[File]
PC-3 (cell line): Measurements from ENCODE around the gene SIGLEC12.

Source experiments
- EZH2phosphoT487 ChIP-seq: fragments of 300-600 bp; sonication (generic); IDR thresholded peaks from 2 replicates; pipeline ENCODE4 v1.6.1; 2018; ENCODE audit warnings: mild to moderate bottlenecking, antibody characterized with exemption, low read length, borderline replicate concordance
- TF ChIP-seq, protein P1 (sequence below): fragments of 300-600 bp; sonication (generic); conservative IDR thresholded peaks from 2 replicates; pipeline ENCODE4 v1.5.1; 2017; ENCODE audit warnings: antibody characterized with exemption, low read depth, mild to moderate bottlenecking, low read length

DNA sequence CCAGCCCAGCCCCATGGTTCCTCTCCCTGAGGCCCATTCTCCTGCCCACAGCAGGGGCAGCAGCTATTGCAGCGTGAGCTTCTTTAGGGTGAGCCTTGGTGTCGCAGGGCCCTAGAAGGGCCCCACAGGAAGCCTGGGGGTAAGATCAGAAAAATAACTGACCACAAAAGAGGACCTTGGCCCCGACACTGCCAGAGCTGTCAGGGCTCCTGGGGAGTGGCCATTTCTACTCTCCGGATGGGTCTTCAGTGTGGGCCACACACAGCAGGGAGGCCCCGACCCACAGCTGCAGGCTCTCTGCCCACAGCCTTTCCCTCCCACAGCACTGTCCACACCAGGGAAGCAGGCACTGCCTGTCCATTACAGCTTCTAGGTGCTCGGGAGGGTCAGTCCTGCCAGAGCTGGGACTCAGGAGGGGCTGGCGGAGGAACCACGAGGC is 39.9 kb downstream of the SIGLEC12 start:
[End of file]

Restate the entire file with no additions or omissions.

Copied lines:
PC-3 (cell line): Measurements from ENCODE around the gene SIGLEC12.

Source experiments
- EZH2phosphoT487 ChIP-seq: fragments of 300-600 bp; sonication (generic); IDR thresholded peaks from 2 replicates; pipeline ENCODE4 v1.6.1; 2018; ENCODE audit warnings: mild to moderate bottlenecking, antibody characterized with exemption, low read length, borderline replicate concordance
- TF ChIP-seq, protein P1 (sequence below): fragments of 300-600 bp; sonication (generic); conservative IDR thresholded peaks from 2 replicates; pipeline ENCODE4 v1.5.1; 2017; ENCODE audit warnings: antibody characterized with exemption, low read depth, mild to moderate bottlenecking, low read length

DNA sequence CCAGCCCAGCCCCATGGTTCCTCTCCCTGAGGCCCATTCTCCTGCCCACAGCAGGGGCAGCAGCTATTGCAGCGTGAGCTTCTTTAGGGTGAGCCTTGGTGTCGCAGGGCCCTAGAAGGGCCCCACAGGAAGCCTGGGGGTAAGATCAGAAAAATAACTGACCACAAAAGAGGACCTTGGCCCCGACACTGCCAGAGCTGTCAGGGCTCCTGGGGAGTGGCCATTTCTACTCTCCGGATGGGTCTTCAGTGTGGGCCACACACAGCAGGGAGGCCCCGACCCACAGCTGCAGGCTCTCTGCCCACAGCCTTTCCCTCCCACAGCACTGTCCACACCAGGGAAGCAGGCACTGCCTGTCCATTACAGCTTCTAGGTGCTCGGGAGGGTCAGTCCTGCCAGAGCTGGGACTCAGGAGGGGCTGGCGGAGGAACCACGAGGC is 39.9 kb downstream of the SIGLEC12 start: